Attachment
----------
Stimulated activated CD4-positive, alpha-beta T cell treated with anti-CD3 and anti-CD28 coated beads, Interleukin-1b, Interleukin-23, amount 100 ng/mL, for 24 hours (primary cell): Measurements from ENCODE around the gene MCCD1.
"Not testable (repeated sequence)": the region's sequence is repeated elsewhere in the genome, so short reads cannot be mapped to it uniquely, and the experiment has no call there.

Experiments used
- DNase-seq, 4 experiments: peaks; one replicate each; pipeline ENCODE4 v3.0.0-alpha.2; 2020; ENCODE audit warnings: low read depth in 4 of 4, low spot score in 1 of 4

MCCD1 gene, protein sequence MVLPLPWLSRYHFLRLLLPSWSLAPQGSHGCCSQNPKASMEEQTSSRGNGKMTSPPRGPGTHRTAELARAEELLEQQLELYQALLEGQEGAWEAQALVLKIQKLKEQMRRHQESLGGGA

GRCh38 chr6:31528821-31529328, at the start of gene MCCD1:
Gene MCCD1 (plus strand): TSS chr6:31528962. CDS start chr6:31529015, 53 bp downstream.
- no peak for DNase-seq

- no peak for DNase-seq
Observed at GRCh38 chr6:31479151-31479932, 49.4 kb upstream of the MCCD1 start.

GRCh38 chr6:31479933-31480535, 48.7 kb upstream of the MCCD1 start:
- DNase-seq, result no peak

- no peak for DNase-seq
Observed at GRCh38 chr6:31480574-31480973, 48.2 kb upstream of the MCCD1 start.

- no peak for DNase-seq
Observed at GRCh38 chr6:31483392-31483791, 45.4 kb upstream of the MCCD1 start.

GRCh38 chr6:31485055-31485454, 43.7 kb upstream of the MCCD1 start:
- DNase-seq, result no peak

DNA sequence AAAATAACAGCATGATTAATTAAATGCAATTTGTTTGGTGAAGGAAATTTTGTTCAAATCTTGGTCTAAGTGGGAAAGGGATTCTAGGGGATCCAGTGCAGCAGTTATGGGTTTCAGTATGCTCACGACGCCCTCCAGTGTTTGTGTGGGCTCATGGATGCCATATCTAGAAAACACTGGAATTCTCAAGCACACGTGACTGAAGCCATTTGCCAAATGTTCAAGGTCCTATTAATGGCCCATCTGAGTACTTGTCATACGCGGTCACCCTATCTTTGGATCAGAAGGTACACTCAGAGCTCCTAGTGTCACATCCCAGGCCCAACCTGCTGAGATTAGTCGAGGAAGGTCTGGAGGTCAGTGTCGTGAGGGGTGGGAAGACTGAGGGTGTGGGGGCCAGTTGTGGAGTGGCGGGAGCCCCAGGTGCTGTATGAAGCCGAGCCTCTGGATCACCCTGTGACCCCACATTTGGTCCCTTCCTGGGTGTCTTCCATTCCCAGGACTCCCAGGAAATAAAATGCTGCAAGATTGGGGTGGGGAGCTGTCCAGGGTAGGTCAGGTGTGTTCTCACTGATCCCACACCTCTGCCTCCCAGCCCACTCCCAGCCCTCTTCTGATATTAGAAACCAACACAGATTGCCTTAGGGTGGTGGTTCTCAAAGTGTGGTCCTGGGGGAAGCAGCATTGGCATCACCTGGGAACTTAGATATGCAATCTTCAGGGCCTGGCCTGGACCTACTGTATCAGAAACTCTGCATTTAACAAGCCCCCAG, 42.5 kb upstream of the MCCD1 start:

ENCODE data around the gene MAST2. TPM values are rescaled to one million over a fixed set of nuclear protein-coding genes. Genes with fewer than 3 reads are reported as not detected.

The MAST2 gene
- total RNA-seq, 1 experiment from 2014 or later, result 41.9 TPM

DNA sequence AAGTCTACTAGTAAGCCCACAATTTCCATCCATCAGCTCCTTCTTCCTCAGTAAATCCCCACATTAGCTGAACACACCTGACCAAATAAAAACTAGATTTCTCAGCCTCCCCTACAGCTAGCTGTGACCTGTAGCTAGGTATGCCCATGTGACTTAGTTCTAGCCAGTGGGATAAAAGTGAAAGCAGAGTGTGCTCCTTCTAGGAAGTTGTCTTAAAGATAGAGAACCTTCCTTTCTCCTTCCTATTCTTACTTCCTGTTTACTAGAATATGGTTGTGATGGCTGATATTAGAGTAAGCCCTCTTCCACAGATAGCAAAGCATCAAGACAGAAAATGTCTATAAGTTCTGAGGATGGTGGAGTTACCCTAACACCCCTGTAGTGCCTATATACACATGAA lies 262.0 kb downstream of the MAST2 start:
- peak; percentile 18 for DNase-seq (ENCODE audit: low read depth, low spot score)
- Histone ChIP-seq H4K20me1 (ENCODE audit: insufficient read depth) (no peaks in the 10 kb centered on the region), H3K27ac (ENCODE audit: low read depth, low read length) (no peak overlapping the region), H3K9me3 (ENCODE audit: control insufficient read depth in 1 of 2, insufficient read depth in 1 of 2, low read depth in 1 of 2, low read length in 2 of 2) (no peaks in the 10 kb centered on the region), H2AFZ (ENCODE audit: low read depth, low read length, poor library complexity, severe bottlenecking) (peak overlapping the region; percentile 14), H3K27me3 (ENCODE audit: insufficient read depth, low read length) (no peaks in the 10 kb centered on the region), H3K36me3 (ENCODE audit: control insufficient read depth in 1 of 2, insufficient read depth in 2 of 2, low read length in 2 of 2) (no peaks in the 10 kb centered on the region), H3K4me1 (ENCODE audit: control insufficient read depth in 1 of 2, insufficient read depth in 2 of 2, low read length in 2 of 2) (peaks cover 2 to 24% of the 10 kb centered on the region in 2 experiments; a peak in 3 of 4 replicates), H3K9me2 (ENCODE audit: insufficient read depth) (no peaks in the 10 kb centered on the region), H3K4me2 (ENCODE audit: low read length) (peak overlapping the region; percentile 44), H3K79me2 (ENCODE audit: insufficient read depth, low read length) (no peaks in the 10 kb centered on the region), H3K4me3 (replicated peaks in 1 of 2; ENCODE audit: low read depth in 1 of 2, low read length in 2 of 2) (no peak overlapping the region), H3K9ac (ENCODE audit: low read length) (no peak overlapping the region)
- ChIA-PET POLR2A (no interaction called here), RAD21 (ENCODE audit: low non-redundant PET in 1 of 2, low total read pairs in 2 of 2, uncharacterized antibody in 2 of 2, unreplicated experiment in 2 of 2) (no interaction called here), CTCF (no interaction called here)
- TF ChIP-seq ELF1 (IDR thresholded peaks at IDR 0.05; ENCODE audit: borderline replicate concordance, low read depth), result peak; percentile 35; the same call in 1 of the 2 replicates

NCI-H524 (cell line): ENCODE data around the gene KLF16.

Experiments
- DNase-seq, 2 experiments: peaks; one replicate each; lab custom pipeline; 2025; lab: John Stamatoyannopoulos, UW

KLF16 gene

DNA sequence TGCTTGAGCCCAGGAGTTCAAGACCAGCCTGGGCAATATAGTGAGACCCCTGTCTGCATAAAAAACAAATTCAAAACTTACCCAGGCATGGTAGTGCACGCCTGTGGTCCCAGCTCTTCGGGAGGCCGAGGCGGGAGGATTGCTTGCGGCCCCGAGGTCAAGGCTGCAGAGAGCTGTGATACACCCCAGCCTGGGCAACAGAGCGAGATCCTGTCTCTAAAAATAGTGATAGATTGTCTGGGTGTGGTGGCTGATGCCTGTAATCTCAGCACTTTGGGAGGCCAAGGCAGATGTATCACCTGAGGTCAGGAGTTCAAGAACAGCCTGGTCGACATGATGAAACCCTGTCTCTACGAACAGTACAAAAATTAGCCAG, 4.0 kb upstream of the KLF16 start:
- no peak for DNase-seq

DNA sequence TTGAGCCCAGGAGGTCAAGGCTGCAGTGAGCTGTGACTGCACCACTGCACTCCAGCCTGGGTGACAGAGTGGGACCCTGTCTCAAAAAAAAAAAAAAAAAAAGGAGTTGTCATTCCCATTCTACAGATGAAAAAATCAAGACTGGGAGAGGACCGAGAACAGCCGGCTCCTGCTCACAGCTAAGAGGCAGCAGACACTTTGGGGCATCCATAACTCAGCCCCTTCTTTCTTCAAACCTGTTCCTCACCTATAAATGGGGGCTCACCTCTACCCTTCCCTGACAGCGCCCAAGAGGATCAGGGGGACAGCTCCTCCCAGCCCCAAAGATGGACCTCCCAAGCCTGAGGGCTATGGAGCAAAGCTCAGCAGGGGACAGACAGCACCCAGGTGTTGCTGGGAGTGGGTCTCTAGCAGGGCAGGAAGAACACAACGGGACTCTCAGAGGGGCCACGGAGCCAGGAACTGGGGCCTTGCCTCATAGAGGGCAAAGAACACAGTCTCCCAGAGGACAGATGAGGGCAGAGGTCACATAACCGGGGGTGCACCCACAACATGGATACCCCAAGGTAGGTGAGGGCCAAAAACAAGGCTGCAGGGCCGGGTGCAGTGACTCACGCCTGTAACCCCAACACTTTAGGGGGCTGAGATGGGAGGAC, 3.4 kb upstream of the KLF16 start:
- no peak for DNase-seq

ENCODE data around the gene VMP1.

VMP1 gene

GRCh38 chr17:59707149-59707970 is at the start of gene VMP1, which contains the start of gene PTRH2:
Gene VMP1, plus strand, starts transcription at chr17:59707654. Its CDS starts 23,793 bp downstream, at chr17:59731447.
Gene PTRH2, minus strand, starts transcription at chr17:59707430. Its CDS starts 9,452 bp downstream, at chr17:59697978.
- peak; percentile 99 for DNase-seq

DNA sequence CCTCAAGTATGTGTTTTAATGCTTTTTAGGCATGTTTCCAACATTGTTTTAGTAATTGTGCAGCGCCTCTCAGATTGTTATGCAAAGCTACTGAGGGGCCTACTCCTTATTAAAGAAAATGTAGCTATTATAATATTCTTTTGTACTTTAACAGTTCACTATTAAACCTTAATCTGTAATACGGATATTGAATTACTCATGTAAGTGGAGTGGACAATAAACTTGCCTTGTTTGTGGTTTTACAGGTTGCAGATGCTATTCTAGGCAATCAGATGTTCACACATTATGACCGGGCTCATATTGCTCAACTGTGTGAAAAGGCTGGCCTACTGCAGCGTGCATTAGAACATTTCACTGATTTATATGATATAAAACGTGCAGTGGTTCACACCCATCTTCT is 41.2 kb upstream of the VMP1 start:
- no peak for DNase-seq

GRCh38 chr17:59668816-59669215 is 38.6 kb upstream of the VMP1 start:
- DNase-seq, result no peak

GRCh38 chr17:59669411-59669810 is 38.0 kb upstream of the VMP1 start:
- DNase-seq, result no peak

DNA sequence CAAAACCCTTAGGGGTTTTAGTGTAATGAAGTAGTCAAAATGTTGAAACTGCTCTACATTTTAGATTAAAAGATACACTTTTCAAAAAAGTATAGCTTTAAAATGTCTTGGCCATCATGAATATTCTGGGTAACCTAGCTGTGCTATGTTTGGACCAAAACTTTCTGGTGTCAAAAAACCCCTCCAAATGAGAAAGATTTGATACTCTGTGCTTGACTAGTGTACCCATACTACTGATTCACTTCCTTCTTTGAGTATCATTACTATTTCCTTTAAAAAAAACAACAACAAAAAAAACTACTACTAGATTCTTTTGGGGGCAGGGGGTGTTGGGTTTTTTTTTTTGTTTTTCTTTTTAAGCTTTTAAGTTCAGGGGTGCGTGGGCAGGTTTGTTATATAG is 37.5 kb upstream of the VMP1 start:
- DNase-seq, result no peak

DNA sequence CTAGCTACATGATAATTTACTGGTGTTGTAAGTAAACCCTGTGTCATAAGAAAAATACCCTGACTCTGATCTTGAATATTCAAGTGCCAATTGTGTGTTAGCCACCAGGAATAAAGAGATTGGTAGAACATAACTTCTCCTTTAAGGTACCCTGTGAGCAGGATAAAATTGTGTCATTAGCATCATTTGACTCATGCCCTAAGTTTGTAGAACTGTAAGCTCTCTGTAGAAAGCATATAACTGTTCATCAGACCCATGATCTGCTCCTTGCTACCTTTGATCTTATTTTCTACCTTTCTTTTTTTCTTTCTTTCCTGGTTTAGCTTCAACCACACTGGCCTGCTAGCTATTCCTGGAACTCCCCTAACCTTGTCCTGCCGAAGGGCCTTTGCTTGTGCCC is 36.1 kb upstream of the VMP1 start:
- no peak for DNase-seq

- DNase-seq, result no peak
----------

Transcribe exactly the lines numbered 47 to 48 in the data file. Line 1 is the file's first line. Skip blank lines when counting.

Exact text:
- DNase-seq, result no peak

DNA sequence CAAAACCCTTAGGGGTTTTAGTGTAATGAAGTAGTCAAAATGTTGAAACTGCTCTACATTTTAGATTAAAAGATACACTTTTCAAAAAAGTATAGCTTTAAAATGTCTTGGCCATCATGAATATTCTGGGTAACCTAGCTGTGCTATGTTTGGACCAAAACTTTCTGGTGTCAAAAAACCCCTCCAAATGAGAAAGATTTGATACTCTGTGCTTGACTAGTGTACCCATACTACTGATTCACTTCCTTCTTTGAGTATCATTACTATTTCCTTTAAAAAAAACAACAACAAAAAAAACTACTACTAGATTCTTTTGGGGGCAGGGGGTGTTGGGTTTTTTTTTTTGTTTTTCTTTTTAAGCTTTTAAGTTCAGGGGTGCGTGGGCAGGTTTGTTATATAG is 37.5 kb upstream of the VMP1 start: